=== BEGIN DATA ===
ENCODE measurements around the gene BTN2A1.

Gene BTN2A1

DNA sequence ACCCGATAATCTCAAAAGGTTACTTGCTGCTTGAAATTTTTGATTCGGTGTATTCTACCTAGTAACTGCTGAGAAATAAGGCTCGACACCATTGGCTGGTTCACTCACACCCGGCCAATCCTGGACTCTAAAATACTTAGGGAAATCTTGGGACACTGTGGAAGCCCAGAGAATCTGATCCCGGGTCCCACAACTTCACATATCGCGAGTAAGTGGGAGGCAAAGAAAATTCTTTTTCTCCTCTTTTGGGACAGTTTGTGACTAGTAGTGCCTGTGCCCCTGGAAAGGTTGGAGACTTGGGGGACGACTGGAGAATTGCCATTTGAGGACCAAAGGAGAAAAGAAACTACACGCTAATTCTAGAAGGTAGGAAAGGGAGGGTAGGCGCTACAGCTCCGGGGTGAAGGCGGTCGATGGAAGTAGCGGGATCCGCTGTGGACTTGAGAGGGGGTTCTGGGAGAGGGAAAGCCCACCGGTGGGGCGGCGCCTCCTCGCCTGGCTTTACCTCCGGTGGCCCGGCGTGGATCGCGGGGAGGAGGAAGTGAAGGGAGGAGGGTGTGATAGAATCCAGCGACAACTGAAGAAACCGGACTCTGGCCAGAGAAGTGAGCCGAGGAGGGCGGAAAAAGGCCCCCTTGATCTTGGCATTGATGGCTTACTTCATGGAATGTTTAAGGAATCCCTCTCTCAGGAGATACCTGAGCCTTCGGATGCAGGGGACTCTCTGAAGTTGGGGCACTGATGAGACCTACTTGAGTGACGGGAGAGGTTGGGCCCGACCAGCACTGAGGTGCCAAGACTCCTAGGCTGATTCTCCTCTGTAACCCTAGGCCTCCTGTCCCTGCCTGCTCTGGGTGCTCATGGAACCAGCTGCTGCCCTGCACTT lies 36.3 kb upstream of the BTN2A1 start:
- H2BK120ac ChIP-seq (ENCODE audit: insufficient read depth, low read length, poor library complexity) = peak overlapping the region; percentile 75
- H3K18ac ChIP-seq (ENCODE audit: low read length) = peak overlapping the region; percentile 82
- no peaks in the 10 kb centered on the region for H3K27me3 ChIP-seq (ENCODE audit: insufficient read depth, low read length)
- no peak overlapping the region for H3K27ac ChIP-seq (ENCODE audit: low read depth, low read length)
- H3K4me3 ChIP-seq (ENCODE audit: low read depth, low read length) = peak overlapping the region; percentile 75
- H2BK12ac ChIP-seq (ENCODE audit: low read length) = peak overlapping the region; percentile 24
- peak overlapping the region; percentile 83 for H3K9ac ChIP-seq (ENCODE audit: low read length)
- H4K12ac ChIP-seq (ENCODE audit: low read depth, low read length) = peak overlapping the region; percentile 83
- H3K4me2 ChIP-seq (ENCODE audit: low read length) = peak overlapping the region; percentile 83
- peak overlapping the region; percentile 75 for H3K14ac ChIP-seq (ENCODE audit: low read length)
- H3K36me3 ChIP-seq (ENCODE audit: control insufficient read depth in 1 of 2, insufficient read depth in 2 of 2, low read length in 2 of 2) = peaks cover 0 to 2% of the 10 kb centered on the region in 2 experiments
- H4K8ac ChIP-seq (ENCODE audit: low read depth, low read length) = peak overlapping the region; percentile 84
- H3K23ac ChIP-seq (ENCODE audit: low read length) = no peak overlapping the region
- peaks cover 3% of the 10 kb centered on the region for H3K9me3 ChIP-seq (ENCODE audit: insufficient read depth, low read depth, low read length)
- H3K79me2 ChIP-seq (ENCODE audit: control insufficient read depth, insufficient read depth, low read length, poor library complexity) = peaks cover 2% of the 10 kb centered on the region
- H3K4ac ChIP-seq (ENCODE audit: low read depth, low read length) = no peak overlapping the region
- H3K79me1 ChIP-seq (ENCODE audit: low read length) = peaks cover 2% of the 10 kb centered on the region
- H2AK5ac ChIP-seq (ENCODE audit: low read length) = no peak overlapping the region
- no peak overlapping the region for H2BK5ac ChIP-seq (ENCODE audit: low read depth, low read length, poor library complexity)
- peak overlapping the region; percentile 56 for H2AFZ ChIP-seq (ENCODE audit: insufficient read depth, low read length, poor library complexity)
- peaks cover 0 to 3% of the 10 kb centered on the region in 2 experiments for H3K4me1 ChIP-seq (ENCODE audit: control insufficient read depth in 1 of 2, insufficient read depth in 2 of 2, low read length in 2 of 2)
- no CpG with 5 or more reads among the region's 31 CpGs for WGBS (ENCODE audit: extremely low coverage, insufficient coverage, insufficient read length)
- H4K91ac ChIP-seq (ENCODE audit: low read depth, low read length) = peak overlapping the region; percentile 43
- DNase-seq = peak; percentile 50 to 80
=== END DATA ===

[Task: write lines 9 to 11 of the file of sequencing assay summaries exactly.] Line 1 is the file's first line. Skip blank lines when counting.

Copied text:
- H2BK12ac ChIP-seq (ENCODE audit: low read length) = peak overlapping the region; percentile 24
- peak overlapping the region; percentile 83 for H3K9ac ChIP-seq (ENCODE audit: low read length)
- H4K12ac ChIP-seq (ENCODE audit: low read depth, low read length) = peak overlapping the region; percentile 83